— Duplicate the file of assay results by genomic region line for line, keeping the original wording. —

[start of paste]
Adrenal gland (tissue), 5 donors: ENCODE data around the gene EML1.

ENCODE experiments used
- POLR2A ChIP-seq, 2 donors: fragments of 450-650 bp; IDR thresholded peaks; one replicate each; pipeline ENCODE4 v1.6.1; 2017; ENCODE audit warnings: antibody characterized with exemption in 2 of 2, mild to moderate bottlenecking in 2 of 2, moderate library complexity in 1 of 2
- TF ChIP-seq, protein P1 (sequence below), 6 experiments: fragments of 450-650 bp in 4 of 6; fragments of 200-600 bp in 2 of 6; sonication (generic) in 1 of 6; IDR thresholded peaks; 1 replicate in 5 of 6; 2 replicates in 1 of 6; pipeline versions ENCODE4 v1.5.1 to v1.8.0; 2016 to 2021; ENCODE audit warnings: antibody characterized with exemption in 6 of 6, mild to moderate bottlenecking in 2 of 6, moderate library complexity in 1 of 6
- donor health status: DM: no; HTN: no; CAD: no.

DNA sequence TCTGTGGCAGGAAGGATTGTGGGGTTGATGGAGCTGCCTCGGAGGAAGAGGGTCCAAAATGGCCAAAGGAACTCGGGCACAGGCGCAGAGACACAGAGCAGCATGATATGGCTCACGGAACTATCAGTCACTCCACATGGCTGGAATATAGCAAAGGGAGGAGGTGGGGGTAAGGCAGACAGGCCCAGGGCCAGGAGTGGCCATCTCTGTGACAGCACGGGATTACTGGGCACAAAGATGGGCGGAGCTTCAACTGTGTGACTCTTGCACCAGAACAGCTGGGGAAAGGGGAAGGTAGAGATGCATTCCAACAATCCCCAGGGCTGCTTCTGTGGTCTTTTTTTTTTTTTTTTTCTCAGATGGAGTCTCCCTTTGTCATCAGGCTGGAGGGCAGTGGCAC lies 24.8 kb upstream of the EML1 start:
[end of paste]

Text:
Adrenal gland (tissue), 5 donors: ENCODE data around the gene EML1.

ENCODE experiments used
- POLR2A ChIP-seq, 2 donors: fragments of 450-650 bp; IDR thresholded peaks; one replicate each; pipeline ENCODE4 v1.6.1; 2017; ENCODE audit warnings: antibody characterized with exemption in 2 of 2, mild to moderate bottlenecking in 2 of 2, moderate library complexity in 1 of 2
- TF ChIP-seq, protein P1 (sequence below), 6 experiments: fragments of 450-650 bp in 4 of 6; fragments of 200-600 bp in 2 of 6; sonication (generic) in 1 of 6; IDR thresholded peaks; 1 replicate in 5 of 6; 2 replicates in 1 of 6; pipeline versions ENCODE4 v1.5.1 to v1.8.0; 2016 to 2021; ENCODE audit warnings: antibody characterized with exemption in 6 of 6, mild to moderate bottlenecking in 2 of 6, moderate library complexity in 1 of 6
- donor health status: DM: no; HTN: no; CAD: no.

DNA sequence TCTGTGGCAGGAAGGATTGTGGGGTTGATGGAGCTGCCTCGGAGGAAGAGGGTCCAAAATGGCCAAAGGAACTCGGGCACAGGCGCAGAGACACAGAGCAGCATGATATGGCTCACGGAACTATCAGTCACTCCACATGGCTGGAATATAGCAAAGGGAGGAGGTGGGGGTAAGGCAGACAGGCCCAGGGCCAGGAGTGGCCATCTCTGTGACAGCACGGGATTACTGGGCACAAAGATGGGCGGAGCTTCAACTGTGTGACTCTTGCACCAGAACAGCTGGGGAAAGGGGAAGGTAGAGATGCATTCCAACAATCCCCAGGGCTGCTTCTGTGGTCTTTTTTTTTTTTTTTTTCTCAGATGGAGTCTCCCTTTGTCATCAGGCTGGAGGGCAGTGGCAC lies 24.8 kb upstream of the EML1 start: